In response to the diverse needs of its global community, Cloverleaf is refining its platform by integrating core features and functions in multiple languages. Currently, users can select Spanish or German within their dashboard and enjoy the Cloverleaf experience in their chosen language. This enhancement aims to provide a more inclusive and accessible experience for users worldwide.
Set Realistic Goals
If you’re someone who likes to achieve goals, then set some realistic ones for your job. Don’t aim to be the CEO overnight, but rather try to be the best at your current position. Not only will this give you a sense of accomplishment, but it will also show your superiors that you’re serious about your career.
Start Taking Care Of Yourself
If you’re not taking care of yourself, it will be challenging to take care of your job. Make sure to get enough sleep, eat healthy foods, and exercise. This will help reduce your stress levels and make you feel better overall.
Create A Positive Mindset
To enjoy your job, you need to have a positive mindset. Don’t focus on the negative aspects but try to find the good in them. Once you do, you might start to look forward to going.
Determine If Things Can Change
Lastly, if you’ve tried the tips above and still dread going to work, determine if things can change. Talk to your boss about getting a new position, finding a new job that’s a better fit, or see if there are any ways you can change your current situation.
Remember That No Job Is Perfect
One thing to keep in mind is that no job is perfect. You will have good days and bad days, but it’s important to remember the good ones. So, don’t dwell on your job’s bad aspects, but try to fix them. And if you can’t fix them, find ways to make them more tolerable.
Find The Positives In Your Work And Focus On Them
While it’s easy to focus on the negative aspects of your job, try to focus on the positives instead. This can be difficult but worth it in the long run. Once you start seeing the good in your work, you might enjoy it more.
Do Things You Enjoy During Your Days Off
Finally, if you want to enjoy your job more, try to do things you enjoy outside of work. This can be anything from reading, going for walks, or spending time with friends and family. Doing something you love will help reduce the stress levels caused by work.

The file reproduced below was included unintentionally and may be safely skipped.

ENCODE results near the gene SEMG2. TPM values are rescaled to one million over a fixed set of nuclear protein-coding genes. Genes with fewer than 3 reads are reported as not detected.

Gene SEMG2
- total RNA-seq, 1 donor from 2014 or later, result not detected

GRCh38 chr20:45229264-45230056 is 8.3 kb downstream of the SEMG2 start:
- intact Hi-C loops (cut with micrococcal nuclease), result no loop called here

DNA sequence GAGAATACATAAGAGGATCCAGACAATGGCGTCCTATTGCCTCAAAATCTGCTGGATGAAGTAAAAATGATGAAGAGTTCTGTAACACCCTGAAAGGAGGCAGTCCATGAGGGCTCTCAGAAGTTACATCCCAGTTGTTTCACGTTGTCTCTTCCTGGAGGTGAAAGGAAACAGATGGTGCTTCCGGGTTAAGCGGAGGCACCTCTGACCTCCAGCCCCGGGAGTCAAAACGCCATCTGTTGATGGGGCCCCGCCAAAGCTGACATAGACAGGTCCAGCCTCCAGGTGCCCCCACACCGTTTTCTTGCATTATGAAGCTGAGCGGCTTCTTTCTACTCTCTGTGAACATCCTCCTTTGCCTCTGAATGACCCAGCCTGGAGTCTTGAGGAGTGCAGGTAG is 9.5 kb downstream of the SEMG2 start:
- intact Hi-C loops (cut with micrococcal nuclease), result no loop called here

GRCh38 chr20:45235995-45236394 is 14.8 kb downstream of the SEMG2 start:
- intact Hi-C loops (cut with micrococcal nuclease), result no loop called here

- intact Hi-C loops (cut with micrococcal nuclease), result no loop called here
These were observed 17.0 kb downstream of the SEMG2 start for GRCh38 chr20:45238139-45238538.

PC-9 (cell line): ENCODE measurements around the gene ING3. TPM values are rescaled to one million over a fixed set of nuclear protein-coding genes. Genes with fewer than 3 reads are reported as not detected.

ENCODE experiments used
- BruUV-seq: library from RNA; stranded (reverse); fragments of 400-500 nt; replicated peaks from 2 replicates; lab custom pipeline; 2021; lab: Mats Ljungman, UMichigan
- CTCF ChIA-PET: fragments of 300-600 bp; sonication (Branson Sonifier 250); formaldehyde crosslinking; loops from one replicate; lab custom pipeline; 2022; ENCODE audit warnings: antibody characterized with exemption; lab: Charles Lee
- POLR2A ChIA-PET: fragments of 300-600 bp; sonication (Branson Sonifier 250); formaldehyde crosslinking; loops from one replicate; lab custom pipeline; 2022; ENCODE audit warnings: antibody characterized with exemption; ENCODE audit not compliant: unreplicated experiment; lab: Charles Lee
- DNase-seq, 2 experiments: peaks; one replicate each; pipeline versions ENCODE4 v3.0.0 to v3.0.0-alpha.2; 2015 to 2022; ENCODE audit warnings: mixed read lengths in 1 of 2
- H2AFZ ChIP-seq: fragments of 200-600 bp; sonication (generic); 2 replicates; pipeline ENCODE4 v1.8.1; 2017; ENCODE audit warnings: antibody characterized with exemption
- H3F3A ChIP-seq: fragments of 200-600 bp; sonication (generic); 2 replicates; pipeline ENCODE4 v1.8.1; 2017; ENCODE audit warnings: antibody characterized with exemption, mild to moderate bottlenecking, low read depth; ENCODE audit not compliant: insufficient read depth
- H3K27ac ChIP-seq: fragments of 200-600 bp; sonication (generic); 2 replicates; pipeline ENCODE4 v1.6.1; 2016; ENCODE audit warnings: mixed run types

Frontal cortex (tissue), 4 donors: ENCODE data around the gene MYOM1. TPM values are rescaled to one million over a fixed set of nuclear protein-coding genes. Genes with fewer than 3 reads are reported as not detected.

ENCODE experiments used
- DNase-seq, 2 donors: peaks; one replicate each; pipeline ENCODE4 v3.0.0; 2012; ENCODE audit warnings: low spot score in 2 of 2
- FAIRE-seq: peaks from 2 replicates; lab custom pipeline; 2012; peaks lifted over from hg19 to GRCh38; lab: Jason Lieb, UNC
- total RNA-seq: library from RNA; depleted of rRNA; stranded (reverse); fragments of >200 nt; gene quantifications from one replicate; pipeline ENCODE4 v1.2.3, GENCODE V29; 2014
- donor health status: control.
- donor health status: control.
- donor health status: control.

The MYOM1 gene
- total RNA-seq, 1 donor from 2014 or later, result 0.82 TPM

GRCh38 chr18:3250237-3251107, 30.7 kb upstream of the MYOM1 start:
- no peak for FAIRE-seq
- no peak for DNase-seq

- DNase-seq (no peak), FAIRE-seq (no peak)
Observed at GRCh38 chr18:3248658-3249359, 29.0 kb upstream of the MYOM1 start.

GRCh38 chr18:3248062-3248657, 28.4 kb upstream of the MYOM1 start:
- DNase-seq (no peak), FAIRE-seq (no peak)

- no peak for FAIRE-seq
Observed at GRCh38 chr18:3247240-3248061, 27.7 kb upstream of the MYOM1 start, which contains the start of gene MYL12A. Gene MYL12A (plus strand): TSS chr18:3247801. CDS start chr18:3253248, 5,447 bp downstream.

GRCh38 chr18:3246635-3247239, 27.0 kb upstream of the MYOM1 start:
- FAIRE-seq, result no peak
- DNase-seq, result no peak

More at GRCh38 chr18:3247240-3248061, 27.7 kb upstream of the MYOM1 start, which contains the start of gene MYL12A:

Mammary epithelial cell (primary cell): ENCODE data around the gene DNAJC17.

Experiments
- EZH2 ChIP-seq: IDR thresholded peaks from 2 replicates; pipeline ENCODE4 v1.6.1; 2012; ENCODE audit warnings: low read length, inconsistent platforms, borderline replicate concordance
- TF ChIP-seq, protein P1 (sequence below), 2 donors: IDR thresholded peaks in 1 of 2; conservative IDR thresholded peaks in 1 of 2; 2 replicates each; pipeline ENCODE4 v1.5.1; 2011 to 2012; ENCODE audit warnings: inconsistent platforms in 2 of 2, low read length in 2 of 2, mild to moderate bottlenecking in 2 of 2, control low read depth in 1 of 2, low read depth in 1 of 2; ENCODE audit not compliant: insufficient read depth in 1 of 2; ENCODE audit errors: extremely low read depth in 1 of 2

No one should dread going to work but try the tips above if you struggle with these feelings. They can help make your job more enjoyable and less stressful.
How to Determine if It’s Time to Quit
If you’ve tried the tips above and still dread going to work, it might be time to quit your job. This isn’t a decision to be taken lightly, but it might be the best option for you if things continue to be unbearable.
To make a career change decision, ask yourself the following five questions:
Is my job causing me physical or mental health problems?
Do I dislike my job for reasons that can’t be changed?
Are there other jobs available that are a better fit for me?
Can I see myself enjoying my job if the negative aspects are fixed?
Do I have enough savings to live for six months without a job?
If you answer yes to any of these questions, it might be time to quit your job. Talk to your boss about your concerns and see if there’s a way to fix the situation. If there’s not, then it might be time to move on.
Below are some of the most important things you should consider before turning in a two weeks notice.
You Frequently Approach Work With Exhaustion Or Burnout
One of the biggest signs that it might be time to quit your job is if you frequently approach work with exhaustion or burnout. If you can’t even muster up the energy to get out of bed, then it’s definitely time to take a step back and identify the problem.
You Actively Look For Ways To Avoid Work
If you find yourself actively looking for ways to avoid work, it’s also a sign that you may need to quit. This includes browsing the internet, playing games on your phone, or taking too many breaks.
Your Job Drains All Of Your Energy
If your job drains all of your energy, more than likely, it’s not a good fit. To be productive, you need to have some energy left over at the end of the day. If your job takes everything you have, it’s time to find something else.
The Work Environment Has Become Unhealthy
If the work environment has become unhealthy, it may be time to pursue other work. This includes being constantly harassed, bullied, or feeling unsafe. If you have tried to address the situation, but it hasn’t improved, it’s time to move on.
You Hate Your Job For Seemingly No Reason
If you hate your job for no reason, it might be time to quit. This includes disliking your boss, the work itself, or the company. If these factors are causing you to dread going to work, it could be time to find something new.
You Feel Stuck